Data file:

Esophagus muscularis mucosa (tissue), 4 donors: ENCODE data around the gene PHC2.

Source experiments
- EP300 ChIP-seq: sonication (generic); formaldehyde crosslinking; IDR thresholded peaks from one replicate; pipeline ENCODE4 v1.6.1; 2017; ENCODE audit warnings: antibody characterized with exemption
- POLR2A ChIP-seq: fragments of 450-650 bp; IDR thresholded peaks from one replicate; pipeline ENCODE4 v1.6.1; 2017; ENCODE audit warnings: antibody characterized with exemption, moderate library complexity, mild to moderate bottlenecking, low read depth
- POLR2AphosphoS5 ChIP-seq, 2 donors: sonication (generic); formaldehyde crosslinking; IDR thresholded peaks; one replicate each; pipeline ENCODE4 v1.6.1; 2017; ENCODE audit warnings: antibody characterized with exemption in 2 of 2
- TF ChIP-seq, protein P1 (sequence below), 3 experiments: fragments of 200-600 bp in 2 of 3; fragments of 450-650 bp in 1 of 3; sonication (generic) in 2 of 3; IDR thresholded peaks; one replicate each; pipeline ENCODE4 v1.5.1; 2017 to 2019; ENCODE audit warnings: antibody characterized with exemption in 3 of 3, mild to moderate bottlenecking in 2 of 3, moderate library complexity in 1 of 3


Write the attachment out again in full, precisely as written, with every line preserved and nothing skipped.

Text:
Esophagus muscularis mucosa (tissue), 4 donors: ENCODE data around the gene PHC2.

Source experiments
- EP300 ChIP-seq: sonication (generic); formaldehyde crosslinking; IDR thresholded peaks from one replicate; pipeline ENCODE4 v1.6.1; 2017; ENCODE audit warnings: antibody characterized with exemption
- POLR2A ChIP-seq: fragments of 450-650 bp; IDR thresholded peaks from one replicate; pipeline ENCODE4 v1.6.1; 2017; ENCODE audit warnings: antibody characterized with exemption, moderate library complexity, mild to moderate bottlenecking, low read depth
- POLR2AphosphoS5 ChIP-seq, 2 donors: sonication (generic); formaldehyde crosslinking; IDR thresholded peaks; one replicate each; pipeline ENCODE4 v1.6.1; 2017; ENCODE audit warnings: antibody characterized with exemption in 2 of 2
- TF ChIP-seq, protein P1 (sequence below), 3 experiments: fragments of 200-600 bp in 2 of 3; fragments of 450-650 bp in 1 of 3; sonication (generic) in 2 of 3; IDR thresholded peaks; one replicate each; pipeline ENCODE4 v1.5.1; 2017 to 2019; ENCODE audit warnings: antibody characterized with exemption in 3 of 3, mild to moderate bottlenecking in 2 of 3, moderate library complexity in 1 of 3